Yes it does: pi. Don't confuse the ideas "value of something" with "a decimal numeral with finitely many digits".


.
There is no exact area of a circle in binary, hex, oct, qubits decinal or any other base. By inspection a unit of area is a square. And no matter how hard one tries one cannot make a curve into a square. There can be no discrete number of squares in a circle. Thats why pi is irrational. There is no such beast in the cosmos as a perfect circle.

Its a question of precision. The precision of universal quantities must be limited. Thats also why we cannot get to zero separation and so get infinite forces.

Suppose there will be no sensible reply to this.
alxm
#14
Apr7-11, 08:36 AM
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Wavenspop, everything you said is a load of nonsense. You seem to be into computers, and trying to shoehorn both physics and mathematics into that kind of thinking.

The universe isn't a computer. As far as anyone knows, it doesn't work with discrete math. It doesn't have a special preference for integers. Space is not made up of 'pixels' or voxels, AFAIK not even in the more speculative theories jtbell mentions. In fact I believe that would violate a number of quite fundamental assumptions about how everything does work. (e.g. Noether's theorem). There is no 'question of precision'. The universe isn't a computer that needs to store digits somewhere, making exact representations of irrational numbers impossible. Besides which, every single integer can trivially be represented by an any number of infinite sums (e.g. 1 = 0.9999..) - just as pi can. So you're basically defying logic by claiming that integers are exact and things represented by an infinite series sum cannot be.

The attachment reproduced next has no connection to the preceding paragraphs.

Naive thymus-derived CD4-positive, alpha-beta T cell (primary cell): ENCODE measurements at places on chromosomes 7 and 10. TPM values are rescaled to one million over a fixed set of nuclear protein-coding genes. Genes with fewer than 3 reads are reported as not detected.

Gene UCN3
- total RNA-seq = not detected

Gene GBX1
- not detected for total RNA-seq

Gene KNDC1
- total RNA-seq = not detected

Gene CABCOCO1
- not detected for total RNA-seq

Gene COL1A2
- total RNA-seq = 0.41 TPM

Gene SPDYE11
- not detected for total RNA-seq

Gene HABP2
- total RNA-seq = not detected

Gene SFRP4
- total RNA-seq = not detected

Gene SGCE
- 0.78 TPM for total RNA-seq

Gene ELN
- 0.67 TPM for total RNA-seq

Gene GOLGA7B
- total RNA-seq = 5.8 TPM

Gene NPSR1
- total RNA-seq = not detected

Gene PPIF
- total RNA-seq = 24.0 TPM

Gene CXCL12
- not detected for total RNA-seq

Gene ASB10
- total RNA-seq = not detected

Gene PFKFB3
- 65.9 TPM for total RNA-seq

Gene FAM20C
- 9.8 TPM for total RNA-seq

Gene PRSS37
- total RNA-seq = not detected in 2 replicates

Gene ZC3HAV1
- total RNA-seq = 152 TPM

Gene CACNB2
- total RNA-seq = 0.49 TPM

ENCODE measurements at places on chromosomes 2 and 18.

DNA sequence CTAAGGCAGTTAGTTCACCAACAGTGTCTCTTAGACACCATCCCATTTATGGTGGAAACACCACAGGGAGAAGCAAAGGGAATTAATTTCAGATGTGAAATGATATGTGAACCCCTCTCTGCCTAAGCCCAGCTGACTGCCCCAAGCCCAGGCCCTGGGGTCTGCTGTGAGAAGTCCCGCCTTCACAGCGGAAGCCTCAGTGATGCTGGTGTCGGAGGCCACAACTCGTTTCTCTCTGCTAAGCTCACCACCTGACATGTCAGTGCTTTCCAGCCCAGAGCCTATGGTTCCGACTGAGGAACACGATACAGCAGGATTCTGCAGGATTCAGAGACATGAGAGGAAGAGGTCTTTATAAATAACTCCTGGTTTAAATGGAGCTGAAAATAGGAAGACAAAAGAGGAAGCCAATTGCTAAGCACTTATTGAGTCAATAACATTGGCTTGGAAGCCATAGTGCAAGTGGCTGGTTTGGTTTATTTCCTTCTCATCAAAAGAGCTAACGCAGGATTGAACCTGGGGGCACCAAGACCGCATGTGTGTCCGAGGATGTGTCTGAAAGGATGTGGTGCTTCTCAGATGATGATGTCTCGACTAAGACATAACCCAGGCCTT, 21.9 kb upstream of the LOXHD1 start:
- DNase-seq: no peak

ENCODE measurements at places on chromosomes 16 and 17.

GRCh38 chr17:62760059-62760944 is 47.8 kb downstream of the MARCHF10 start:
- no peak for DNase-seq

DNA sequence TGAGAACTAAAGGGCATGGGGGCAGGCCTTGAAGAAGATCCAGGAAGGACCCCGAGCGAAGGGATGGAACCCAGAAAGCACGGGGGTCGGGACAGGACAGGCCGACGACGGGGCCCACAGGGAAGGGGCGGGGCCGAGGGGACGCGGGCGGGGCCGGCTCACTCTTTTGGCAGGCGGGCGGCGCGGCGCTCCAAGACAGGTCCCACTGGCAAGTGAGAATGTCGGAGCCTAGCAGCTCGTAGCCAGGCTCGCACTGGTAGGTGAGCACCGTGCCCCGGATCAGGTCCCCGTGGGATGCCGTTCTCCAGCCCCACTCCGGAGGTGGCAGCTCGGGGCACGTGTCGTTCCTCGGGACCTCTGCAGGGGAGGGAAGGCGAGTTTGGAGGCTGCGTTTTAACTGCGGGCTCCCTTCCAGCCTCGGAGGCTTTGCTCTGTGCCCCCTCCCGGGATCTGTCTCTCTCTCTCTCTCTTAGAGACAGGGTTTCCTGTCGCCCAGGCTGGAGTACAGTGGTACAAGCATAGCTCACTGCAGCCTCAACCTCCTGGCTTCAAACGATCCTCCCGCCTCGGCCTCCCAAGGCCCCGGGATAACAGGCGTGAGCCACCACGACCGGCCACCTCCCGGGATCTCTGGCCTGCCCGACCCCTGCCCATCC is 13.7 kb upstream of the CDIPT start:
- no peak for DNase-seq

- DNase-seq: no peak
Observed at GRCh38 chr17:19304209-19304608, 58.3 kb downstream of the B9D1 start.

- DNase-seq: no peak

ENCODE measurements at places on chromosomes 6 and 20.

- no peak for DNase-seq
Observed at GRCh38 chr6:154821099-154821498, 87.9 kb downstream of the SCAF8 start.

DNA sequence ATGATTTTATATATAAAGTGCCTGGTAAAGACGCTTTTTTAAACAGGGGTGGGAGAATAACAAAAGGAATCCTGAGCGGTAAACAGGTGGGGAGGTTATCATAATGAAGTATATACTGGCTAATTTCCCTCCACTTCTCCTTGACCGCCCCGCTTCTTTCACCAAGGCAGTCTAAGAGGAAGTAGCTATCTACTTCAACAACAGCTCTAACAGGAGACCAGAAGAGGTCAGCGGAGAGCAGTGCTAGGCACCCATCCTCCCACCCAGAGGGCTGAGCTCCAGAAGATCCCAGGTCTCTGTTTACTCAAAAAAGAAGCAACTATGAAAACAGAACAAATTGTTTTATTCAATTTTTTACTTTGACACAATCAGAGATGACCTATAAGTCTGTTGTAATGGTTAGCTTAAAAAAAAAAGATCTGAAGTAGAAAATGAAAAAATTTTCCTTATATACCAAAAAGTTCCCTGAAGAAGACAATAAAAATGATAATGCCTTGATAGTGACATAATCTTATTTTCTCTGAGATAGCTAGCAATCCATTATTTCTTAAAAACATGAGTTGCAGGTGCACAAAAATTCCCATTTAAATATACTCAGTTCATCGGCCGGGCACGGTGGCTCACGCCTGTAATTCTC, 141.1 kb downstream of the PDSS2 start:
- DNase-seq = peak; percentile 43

There are also basic factual errors in what you're saying. There's an infinite number of curves whose area can be squared. A trivial example is the area under the parabolic curve 3x2 on the interval [0,1], which is unity. It's just that a circles and ellipses are not among those which can have an integer area with integer radii. That doesn't prove at all that they don't exist. It proves you can't draw a perfect circle on a computer screen, but as I already said, the universe doesn't work that way as far as anyone knows. Besides which, why should area specifically have to be integral? Every square with integer sides has an irrational diagonal, so you might as well argue that squares don't exist either.

And you can "go to zero separation and get infinite forces". In an atom, two electrons (with opposite spin), modeled as point charges with a 1/r coulomb potential, will still have a non-zero probability of being in the same place at the same time. Because the infinity in the potential is canceled out by the infinity in the kinetic energy. (Here's a detailed and rigorous proof of that fact as well as some important properties of those cusps).

Just because something might not be intuitive doesn't mean it's not logical. And if there's anything we know, it's that the universe obeys logic, not human intuition.